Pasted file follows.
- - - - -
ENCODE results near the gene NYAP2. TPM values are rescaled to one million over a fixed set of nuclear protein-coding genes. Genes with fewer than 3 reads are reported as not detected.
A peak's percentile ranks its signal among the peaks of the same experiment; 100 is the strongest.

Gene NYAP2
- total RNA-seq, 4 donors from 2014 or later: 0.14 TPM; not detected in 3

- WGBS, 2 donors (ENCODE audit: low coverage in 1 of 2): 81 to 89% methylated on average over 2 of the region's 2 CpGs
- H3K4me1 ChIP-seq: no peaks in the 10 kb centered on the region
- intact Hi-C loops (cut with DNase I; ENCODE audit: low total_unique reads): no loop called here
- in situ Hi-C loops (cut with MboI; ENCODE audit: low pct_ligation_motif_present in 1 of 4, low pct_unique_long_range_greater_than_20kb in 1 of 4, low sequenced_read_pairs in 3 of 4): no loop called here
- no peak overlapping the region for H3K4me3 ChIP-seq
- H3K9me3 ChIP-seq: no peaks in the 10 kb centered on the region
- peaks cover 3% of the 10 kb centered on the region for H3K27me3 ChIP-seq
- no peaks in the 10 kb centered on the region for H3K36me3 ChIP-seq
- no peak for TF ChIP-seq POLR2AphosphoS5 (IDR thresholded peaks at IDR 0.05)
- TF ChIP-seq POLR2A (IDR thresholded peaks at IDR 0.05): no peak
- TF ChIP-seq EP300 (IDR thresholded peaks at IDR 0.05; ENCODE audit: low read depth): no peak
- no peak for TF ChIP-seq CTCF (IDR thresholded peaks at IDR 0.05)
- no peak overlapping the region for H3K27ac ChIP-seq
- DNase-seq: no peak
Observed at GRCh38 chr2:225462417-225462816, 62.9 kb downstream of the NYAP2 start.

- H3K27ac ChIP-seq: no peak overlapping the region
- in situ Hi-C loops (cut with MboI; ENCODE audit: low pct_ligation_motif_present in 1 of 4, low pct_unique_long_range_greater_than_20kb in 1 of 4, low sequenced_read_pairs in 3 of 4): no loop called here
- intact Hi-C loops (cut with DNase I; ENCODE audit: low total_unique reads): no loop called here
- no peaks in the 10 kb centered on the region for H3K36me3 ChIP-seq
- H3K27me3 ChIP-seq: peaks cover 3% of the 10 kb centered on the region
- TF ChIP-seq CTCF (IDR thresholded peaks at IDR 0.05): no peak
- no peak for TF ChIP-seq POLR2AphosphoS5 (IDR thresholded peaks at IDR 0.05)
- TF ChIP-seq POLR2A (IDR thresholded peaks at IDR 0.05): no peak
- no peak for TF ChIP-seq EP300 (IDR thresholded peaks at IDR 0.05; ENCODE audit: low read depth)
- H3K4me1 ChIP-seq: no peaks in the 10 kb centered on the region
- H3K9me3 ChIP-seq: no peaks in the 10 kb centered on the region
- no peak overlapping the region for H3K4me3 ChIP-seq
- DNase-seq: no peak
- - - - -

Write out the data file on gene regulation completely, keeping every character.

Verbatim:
ENCODE results near the gene NYAP2. TPM values are rescaled to one million over a fixed set of nuclear protein-coding genes. Genes with fewer than 3 reads are reported as not detected.
A peak's percentile ranks its signal among the peaks of the same experiment; 100 is the strongest.

Gene NYAP2
- total RNA-seq, 4 donors from 2014 or later: 0.14 TPM; not detected in 3

- WGBS, 2 donors (ENCODE audit: low coverage in 1 of 2): 81 to 89% methylated on average over 2 of the region's 2 CpGs
- H3K4me1 ChIP-seq: no peaks in the 10 kb centered on the region
- intact Hi-C loops (cut with DNase I; ENCODE audit: low total_unique reads): no loop called here
- in situ Hi-C loops (cut with MboI; ENCODE audit: low pct_ligation_motif_present in 1 of 4, low pct_unique_long_range_greater_than_20kb in 1 of 4, low sequenced_read_pairs in 3 of 4): no loop called here
- no peak overlapping the region for H3K4me3 ChIP-seq
- H3K9me3 ChIP-seq: no peaks in the 10 kb centered on the region
- peaks cover 3% of the 10 kb centered on the region for H3K27me3 ChIP-seq
- no peaks in the 10 kb centered on the region for H3K36me3 ChIP-seq
- no peak for TF ChIP-seq POLR2AphosphoS5 (IDR thresholded peaks at IDR 0.05)
- TF ChIP-seq POLR2A (IDR thresholded peaks at IDR 0.05): no peak
- TF ChIP-seq EP300 (IDR thresholded peaks at IDR 0.05; ENCODE audit: low read depth): no peak
- no peak for TF ChIP-seq CTCF (IDR thresholded peaks at IDR 0.05)
- no peak overlapping the region for H3K27ac ChIP-seq
- DNase-seq: no peak
Observed at GRCh38 chr2:225462417-225462816, 62.9 kb downstream of the NYAP2 start.

- H3K27ac ChIP-seq: no peak overlapping the region
- in situ Hi-C loops (cut with MboI; ENCODE audit: low pct_ligation_motif_present in 1 of 4, low pct_unique_long_range_greater_than_20kb in 1 of 4, low sequenced_read_pairs in 3 of 4): no loop called here
- intact Hi-C loops (cut with DNase I; ENCODE audit: low total_unique reads): no loop called here
- no peaks in the 10 kb centered on the region for H3K36me3 ChIP-seq
- H3K27me3 ChIP-seq: peaks cover 3% of the 10 kb centered on the region
- TF ChIP-seq CTCF (IDR thresholded peaks at IDR 0.05): no peak
- no peak for TF ChIP-seq POLR2AphosphoS5 (IDR thresholded peaks at IDR 0.05)
- TF ChIP-seq POLR2A (IDR thresholded peaks at IDR 0.05): no peak
- no peak for TF ChIP-seq EP300 (IDR thresholded peaks at IDR 0.05; ENCODE audit: low read depth)
- H3K4me1 ChIP-seq: no peaks in the 10 kb centered on the region
- H3K9me3 ChIP-seq: no peaks in the 10 kb centered on the region
- no peak overlapping the region for H3K4me3 ChIP-seq
- DNase-seq: no peak